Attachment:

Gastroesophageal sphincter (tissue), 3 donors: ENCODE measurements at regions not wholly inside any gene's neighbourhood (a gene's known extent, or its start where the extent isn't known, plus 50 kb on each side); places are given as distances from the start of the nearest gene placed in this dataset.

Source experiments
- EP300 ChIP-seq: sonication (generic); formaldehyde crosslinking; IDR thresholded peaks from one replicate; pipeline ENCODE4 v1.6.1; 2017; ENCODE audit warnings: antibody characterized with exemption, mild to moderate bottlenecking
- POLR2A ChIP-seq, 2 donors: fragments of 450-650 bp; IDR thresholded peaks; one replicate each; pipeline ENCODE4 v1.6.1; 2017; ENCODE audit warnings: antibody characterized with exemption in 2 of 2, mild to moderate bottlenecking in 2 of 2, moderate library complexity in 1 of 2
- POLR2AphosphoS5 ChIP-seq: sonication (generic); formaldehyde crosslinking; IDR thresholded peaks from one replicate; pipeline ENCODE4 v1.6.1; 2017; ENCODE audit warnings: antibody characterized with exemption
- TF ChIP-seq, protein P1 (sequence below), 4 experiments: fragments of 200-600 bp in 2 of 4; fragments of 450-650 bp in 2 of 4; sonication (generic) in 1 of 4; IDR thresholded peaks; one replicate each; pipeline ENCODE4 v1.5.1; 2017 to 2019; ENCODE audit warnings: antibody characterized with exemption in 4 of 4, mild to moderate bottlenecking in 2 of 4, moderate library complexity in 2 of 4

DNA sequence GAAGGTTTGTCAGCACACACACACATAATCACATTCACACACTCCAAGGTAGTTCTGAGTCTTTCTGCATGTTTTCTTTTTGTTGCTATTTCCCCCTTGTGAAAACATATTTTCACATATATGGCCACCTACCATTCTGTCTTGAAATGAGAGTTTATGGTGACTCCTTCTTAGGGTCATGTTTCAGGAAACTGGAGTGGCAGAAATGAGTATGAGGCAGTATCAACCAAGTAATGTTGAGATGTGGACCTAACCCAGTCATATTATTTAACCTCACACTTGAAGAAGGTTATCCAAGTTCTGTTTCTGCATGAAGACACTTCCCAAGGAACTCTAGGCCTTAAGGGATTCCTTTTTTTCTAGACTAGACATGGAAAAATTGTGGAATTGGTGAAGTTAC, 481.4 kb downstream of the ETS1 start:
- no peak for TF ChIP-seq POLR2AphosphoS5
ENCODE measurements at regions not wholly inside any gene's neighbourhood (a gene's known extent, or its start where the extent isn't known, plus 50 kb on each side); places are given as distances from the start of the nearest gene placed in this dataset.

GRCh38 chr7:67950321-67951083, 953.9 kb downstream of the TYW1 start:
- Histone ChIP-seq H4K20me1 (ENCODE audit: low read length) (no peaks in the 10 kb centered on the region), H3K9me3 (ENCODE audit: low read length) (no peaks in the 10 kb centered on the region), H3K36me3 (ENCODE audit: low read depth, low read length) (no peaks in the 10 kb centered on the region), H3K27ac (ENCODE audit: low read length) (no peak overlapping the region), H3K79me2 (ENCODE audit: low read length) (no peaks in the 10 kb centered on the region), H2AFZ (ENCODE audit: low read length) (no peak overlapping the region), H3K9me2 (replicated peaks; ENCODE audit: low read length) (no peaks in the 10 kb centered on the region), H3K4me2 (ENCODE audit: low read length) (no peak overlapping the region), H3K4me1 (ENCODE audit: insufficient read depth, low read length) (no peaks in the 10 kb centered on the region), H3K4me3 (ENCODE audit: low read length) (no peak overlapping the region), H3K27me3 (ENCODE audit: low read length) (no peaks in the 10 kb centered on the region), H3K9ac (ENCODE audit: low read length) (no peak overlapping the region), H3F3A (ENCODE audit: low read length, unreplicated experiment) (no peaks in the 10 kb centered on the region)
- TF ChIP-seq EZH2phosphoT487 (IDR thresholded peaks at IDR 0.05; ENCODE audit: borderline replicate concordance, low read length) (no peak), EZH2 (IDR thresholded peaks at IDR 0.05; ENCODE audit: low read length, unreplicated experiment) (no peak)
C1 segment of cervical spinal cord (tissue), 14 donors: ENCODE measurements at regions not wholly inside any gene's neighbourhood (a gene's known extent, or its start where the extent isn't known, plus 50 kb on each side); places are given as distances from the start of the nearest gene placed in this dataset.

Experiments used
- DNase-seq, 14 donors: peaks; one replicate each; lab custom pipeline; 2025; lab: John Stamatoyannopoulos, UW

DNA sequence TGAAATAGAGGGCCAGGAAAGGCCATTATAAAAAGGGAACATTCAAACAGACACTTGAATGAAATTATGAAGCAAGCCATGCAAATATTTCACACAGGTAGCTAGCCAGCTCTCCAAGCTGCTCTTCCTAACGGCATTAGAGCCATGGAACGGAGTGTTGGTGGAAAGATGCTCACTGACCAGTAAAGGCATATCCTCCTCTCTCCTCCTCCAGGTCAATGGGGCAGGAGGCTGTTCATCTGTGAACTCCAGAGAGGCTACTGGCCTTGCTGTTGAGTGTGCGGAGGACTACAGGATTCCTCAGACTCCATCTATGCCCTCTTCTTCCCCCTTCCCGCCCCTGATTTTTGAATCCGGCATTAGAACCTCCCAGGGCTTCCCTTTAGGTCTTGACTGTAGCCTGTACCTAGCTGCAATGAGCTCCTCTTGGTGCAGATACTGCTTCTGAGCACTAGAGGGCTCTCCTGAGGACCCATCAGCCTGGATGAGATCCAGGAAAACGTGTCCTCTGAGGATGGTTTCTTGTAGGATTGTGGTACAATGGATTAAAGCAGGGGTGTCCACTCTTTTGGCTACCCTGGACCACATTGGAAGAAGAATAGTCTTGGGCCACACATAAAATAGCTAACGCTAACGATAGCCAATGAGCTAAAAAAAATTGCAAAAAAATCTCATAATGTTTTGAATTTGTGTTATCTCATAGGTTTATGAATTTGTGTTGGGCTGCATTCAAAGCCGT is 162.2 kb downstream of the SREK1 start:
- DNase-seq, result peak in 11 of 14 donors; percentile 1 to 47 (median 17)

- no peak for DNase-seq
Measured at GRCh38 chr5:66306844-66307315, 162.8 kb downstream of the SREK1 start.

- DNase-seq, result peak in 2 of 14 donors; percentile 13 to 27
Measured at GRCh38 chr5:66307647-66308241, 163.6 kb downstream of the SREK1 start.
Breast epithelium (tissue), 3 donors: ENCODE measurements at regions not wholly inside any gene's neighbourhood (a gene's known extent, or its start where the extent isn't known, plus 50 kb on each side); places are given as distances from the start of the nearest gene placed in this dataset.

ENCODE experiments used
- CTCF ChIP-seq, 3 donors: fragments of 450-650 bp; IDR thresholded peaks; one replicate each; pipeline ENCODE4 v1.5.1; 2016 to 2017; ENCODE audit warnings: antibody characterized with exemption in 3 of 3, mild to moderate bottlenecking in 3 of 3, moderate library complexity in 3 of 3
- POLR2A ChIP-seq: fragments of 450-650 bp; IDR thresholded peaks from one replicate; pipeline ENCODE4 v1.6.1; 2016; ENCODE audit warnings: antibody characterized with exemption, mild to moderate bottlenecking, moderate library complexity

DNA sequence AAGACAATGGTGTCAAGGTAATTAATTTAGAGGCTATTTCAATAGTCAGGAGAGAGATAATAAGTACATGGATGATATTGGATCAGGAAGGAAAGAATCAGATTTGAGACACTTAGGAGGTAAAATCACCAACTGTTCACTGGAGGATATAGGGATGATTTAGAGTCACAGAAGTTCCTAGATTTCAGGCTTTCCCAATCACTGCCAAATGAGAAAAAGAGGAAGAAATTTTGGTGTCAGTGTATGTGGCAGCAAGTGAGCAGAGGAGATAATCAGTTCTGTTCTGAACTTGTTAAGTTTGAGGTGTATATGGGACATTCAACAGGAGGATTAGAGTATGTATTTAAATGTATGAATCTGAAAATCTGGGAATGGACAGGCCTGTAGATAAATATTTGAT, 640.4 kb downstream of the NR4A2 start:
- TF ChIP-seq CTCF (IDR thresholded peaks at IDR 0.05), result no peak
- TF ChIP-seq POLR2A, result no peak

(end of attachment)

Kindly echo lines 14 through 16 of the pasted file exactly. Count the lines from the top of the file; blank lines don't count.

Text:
Experiments used
- DNase-seq, 14 donors: peaks; one replicate each; lab custom pipeline; 2025; lab: John Stamatoyannopoulos, UW

DNA sequence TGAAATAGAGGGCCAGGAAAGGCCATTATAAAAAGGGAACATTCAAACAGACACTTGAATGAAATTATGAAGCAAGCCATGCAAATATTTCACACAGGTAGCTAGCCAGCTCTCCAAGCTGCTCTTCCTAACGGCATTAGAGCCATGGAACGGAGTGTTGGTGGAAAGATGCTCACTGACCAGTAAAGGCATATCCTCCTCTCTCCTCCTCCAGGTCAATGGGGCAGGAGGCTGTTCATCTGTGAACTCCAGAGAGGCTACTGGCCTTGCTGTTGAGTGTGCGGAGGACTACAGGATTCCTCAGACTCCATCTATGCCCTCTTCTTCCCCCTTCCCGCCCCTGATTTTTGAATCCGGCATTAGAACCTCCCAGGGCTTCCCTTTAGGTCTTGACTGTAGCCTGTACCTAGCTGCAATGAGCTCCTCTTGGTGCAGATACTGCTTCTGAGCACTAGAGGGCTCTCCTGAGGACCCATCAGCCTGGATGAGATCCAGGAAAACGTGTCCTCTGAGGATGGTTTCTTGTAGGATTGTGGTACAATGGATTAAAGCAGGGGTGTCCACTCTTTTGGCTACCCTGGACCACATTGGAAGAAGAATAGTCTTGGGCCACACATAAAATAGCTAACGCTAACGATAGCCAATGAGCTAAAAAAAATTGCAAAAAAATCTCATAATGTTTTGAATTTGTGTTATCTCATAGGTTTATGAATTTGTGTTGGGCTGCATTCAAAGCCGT is 162.2 kb downstream of the SREK1 start: